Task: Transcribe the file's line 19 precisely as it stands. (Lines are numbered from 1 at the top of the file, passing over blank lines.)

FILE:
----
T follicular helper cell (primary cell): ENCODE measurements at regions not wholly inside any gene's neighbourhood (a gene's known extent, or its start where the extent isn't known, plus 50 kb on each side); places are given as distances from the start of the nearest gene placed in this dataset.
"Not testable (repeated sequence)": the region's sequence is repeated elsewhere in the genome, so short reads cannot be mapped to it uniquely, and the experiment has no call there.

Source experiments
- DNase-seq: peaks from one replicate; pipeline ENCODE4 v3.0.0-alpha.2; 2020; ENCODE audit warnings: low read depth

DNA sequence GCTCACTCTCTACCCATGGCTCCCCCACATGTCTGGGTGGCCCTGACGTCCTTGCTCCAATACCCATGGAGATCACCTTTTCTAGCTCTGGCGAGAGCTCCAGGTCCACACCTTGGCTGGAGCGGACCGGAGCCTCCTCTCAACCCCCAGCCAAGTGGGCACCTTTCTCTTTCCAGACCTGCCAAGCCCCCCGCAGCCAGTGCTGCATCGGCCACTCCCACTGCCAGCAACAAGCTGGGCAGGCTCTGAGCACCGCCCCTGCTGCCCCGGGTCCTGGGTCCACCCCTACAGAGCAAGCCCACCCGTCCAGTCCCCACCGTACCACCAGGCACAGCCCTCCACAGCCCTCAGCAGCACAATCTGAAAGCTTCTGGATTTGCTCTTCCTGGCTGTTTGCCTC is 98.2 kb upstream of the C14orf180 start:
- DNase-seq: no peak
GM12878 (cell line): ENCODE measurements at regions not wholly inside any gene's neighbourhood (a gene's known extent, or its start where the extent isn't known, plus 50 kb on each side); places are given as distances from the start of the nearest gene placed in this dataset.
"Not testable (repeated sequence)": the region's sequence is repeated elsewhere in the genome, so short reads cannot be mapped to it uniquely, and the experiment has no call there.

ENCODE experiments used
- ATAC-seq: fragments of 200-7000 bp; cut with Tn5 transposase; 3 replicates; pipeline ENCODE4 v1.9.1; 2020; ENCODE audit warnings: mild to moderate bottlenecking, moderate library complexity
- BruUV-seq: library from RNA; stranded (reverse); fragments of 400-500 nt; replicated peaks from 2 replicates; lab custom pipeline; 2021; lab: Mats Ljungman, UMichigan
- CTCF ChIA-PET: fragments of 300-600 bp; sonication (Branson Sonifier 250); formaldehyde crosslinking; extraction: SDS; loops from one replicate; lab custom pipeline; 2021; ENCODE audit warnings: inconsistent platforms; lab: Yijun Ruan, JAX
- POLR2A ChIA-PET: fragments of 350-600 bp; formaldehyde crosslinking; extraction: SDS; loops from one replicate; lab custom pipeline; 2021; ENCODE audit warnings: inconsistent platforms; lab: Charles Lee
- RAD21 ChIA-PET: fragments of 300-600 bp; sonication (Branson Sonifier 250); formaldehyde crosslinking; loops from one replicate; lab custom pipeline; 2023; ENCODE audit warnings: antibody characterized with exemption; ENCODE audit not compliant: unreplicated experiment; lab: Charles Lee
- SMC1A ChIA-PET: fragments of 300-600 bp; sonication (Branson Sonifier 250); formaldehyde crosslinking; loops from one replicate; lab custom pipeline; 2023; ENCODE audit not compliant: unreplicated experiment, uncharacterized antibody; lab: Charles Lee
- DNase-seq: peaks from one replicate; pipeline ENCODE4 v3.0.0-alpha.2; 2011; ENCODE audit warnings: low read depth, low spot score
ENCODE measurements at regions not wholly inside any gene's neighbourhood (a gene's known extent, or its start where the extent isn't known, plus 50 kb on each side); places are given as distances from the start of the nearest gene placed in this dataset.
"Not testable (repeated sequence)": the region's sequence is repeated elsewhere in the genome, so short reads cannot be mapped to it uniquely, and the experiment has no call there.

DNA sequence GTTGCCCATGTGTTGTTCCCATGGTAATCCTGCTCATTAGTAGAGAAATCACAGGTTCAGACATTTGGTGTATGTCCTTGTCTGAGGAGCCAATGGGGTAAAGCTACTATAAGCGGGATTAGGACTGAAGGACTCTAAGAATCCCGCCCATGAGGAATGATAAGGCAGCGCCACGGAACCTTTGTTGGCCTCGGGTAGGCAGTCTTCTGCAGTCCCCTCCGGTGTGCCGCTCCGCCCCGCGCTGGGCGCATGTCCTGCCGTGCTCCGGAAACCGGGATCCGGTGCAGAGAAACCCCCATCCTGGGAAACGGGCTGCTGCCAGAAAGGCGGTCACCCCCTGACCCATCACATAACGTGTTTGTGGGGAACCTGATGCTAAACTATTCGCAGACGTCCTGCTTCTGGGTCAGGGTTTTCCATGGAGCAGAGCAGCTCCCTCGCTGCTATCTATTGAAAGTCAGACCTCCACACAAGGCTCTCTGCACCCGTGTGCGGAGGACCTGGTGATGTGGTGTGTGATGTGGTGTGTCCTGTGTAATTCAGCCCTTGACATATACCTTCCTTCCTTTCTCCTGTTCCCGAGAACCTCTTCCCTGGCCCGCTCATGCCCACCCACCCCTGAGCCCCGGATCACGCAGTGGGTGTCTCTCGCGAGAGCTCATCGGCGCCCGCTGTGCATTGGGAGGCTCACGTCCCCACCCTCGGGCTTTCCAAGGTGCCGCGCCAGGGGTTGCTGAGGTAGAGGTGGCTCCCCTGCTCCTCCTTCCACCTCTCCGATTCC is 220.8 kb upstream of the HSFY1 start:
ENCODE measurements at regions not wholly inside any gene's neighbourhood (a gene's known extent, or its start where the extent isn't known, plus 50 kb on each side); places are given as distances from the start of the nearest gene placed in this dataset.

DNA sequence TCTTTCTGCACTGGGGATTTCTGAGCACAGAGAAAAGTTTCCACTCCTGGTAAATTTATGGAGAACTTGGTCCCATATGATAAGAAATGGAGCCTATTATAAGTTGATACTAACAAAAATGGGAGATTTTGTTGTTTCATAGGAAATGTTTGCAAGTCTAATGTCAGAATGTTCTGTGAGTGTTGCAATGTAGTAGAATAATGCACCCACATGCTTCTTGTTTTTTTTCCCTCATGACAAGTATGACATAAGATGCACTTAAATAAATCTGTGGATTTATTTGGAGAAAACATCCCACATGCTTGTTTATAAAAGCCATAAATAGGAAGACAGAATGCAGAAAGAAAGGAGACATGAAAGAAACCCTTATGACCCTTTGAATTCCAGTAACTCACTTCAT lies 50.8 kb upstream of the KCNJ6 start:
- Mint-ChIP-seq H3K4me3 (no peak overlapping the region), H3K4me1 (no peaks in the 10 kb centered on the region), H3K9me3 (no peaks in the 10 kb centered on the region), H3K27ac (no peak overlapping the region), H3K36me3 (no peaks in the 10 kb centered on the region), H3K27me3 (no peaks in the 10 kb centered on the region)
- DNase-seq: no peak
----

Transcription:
DNA sequence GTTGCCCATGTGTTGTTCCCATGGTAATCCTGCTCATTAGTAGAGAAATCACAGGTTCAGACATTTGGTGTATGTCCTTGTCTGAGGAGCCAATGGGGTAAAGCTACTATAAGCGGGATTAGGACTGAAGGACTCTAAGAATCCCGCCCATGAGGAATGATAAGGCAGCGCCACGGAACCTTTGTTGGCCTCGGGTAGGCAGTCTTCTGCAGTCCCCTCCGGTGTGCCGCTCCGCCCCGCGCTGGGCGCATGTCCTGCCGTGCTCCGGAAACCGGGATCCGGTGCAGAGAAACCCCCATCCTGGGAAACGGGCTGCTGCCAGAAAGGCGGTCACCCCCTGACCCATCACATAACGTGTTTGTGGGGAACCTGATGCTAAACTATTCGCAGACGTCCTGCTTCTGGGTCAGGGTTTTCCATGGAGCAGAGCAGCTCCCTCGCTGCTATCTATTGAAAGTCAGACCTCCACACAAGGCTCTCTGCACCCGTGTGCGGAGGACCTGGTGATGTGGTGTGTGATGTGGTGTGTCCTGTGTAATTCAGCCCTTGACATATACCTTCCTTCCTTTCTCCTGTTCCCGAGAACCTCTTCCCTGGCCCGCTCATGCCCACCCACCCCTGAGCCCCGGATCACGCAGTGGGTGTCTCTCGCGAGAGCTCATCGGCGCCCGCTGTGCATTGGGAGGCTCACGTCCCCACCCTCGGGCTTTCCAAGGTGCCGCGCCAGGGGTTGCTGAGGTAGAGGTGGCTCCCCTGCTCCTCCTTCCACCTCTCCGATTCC is 220.8 kb upstream of the HSFY1 start: